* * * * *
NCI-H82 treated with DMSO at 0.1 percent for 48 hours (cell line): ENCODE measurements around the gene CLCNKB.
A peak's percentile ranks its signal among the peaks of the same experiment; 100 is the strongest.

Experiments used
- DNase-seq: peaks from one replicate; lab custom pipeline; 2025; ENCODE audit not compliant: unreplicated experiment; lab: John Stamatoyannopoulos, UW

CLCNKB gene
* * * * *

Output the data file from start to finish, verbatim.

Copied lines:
NCI-H82 treated with DMSO at 0.1 percent for 48 hours (cell line): ENCODE measurements around the gene CLCNKB.
A peak's percentile ranks its signal among the peaks of the same experiment; 100 is the strongest.

Experiments used
- DNase-seq: peaks from one replicate; lab custom pipeline; 2025; ENCODE audit not compliant: unreplicated experiment; lab: John Stamatoyannopoulos, UW

CLCNKB gene